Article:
SEELEY LAKE - Pyramid Mountain Lumber Company in Seeley Lake is the oldest surviving family-owned and operated lumber mill in Montana, surviving a decline in the housing market and operating on a decreasing supply of raw materials.
"We've seen a lot of mill closures since I've been here," said Loren Rose, the Chief Operating Officer for Pyramid Mountain Lumber. "Most of them were not family-owned, not locally-owned, and the decisions were not made in Montana."
To avoid closure in November of 2000 by modernizing, the company purchased state-of-the-art equipment that uses lasers and robotics technology to get the most out of every log.
Mike McGrew is the Quality Control Specialist at Pyramid Mountain Lumber. "And, in a nutshell," he said, "What I do is make sure that we're getting the most value out of every log that we possibly can."
While producing quality lumber products is the company's objective, Rose says being a trustworthy steward of the land is its hallmark. Because the business works to create and maintain healthy forests, it is recognized as The Stewardship Company.
Most recently, Pyramid Mountain Lumber teamed up with Bitterroot National Forest on a stewardship contracting project to harvest timber in the Bass Creek area to help thin out trees, reduce mountain pine beetle spread and improve the overall health of the forest.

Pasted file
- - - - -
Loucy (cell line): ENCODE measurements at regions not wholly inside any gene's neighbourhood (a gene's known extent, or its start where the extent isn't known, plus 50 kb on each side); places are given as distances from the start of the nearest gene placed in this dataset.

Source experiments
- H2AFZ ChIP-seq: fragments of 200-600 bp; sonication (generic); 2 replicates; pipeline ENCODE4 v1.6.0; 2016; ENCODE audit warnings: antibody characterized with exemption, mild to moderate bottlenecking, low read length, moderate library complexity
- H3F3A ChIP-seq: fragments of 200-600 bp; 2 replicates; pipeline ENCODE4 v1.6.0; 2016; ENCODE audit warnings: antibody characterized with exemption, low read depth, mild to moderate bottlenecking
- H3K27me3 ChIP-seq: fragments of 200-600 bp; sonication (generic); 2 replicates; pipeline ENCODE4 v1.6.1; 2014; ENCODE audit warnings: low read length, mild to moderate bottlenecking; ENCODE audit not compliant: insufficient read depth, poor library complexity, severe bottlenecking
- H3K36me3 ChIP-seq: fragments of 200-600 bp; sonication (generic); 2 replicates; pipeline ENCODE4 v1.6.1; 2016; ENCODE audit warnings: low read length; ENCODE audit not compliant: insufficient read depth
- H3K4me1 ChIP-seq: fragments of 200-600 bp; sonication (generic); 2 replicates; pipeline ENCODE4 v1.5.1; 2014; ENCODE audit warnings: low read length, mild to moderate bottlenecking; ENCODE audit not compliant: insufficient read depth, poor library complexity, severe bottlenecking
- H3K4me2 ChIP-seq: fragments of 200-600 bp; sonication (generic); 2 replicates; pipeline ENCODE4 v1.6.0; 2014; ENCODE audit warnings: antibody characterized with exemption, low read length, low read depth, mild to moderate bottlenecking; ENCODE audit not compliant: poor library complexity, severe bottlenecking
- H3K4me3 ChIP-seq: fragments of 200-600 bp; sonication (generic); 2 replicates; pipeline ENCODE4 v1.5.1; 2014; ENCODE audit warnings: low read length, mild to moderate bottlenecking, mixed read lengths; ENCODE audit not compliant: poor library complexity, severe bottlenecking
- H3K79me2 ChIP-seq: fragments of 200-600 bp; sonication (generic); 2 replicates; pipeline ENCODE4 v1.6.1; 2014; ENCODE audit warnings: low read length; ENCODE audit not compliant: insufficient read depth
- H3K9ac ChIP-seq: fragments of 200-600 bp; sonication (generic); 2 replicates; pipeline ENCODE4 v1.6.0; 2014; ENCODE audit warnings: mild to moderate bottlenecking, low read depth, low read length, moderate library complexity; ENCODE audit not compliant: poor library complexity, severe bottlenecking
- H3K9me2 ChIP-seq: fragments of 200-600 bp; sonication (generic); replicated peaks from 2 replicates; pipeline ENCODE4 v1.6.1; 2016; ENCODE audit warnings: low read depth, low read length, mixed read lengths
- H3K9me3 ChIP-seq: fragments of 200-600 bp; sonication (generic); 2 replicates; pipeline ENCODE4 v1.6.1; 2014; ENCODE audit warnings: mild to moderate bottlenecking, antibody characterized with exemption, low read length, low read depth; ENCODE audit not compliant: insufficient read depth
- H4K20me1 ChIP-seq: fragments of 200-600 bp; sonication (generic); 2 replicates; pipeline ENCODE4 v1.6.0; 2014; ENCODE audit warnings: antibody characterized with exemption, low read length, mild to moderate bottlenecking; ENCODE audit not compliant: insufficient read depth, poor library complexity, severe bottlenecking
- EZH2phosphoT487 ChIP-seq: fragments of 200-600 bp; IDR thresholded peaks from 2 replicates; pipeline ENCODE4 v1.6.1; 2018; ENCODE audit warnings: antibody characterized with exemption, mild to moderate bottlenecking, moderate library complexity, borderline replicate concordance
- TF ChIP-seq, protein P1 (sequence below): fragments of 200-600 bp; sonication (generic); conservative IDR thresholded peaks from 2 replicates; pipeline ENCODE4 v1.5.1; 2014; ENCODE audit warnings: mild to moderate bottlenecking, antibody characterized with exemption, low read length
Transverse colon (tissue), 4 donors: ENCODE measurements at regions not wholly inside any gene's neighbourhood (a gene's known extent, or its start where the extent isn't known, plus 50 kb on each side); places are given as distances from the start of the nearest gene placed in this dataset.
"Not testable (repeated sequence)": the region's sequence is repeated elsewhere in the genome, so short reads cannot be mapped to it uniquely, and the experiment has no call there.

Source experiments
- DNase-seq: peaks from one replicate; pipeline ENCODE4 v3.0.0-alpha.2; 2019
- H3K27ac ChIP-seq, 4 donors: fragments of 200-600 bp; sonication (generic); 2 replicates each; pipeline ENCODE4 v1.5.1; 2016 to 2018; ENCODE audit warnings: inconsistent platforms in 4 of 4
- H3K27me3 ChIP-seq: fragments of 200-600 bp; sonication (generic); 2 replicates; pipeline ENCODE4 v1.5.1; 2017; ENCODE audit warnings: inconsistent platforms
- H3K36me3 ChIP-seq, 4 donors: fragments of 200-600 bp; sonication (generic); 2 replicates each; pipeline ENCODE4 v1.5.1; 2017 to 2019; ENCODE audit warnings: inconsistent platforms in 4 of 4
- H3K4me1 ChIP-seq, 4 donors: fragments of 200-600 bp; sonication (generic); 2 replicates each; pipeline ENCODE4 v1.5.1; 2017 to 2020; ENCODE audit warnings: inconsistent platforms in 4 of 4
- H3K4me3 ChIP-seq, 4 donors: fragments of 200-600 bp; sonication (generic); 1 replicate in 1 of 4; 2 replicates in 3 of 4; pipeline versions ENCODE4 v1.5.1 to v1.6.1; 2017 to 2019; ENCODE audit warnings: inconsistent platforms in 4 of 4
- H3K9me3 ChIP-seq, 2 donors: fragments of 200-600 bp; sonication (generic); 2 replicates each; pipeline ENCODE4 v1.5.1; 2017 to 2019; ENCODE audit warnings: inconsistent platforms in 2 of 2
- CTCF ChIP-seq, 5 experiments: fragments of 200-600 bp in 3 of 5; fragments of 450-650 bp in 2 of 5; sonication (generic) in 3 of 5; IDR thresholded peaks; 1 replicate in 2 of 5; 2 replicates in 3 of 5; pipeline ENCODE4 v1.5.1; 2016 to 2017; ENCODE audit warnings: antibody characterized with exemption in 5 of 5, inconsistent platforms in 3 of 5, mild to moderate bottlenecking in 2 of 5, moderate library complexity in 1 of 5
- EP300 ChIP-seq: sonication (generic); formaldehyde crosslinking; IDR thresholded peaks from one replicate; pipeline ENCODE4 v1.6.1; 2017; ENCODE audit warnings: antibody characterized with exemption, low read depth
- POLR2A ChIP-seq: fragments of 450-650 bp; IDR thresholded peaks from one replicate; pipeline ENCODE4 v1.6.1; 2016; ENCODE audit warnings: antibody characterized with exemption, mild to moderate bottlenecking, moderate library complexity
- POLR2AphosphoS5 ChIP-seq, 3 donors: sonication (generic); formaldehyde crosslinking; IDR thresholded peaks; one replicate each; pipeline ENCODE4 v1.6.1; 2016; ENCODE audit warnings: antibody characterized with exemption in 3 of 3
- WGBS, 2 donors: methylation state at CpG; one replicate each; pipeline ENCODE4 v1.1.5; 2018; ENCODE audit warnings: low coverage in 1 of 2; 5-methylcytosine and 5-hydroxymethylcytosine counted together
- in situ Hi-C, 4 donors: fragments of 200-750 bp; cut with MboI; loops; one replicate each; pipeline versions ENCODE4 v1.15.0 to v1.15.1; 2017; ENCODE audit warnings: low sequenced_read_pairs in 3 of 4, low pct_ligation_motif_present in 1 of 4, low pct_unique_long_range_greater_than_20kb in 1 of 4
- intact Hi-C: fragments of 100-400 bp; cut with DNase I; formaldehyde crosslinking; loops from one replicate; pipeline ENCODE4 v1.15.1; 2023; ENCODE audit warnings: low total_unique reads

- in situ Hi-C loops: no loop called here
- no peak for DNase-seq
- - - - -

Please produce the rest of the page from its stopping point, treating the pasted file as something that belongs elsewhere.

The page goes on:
"That's a Forest Service contract where, instead of just buying the trees and sending the money to the U.S. Treasury, the trees are traded for services that need to be done on the local forests," mentioned Rose.
"It's fantastic," added McGrew. "It totally changed the dynamic and I'm really proud of the company for getting involved in that. Most of us live in Western Montana because we love the country. We love the wildness about it."
It's something McGrew, a self-proclaimed environmentalist, expects to see a lot more of in the future. But, Rose tells the chilling reality of the timber industry...
"If you went to any sawmill in Montana and you asked them what their number one concern would be, the answer would be the same everywhere and that's raw materials," Rose stated. "For the mills that are left to make it, the Forest Service is going to have to make up the difference. If the Forest Service can't make up the difference, that will mean loss of production and loss of mills."
In April, Rose traveled to Washington, D.C. to show his support for the restoring Healthy Forests for Healthy Communities act. The legislation calls for reforming the management of federal lands to harvest overgrown forests, dying timber, and improve forest health.